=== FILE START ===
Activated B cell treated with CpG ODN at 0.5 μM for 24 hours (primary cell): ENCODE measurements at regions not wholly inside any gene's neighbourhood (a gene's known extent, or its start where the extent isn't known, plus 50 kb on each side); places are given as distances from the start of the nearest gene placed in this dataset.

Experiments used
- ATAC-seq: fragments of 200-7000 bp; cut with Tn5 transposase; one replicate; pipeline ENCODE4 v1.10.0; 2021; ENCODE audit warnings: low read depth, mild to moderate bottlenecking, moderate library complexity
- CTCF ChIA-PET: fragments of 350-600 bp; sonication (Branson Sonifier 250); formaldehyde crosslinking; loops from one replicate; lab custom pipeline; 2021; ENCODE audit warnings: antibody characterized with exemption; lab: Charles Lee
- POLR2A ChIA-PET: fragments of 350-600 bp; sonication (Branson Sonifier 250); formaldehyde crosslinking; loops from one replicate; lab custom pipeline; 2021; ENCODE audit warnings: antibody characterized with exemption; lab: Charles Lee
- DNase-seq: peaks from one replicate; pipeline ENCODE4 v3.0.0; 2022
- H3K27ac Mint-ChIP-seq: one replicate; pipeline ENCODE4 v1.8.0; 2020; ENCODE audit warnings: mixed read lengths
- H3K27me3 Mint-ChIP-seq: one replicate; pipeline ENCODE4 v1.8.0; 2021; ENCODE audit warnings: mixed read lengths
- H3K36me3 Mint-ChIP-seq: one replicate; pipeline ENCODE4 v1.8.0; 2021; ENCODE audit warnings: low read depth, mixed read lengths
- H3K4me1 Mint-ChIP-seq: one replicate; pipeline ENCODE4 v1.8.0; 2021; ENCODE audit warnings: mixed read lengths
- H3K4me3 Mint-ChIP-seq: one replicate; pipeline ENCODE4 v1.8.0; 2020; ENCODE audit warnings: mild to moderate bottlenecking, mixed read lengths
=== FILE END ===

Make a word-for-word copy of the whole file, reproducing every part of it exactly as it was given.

Activated B cell treated with CpG ODN at 0.5 μM for 24 hours (primary cell): ENCODE measurements at regions not wholly inside any gene's neighbourhood (a gene's known extent, or its start where the extent isn't known, plus 50 kb on each side); places are given as distances from the start of the nearest gene placed in this dataset.

Experiments used
- ATAC-seq: fragments of 200-7000 bp; cut with Tn5 transposase; one replicate; pipeline ENCODE4 v1.10.0; 2021; ENCODE audit warnings: low read depth, mild to moderate bottlenecking, moderate library complexity
- CTCF ChIA-PET: fragments of 350-600 bp; sonication (Branson Sonifier 250); formaldehyde crosslinking; loops from one replicate; lab custom pipeline; 2021; ENCODE audit warnings: antibody characterized with exemption; lab: Charles Lee
- POLR2A ChIA-PET: fragments of 350-600 bp; sonication (Branson Sonifier 250); formaldehyde crosslinking; loops from one replicate; lab custom pipeline; 2021; ENCODE audit warnings: antibody characterized with exemption; lab: Charles Lee
- DNase-seq: peaks from one replicate; pipeline ENCODE4 v3.0.0; 2022
- H3K27ac Mint-ChIP-seq: one replicate; pipeline ENCODE4 v1.8.0; 2020; ENCODE audit warnings: mixed read lengths
- H3K27me3 Mint-ChIP-seq: one replicate; pipeline ENCODE4 v1.8.0; 2021; ENCODE audit warnings: mixed read lengths
- H3K36me3 Mint-ChIP-seq: one replicate; pipeline ENCODE4 v1.8.0; 2021; ENCODE audit warnings: low read depth, mixed read lengths
- H3K4me1 Mint-ChIP-seq: one replicate; pipeline ENCODE4 v1.8.0; 2021; ENCODE audit warnings: mixed read lengths
- H3K4me3 Mint-ChIP-seq: one replicate; pipeline ENCODE4 v1.8.0; 2020; ENCODE audit warnings: mild to moderate bottlenecking, mixed read lengths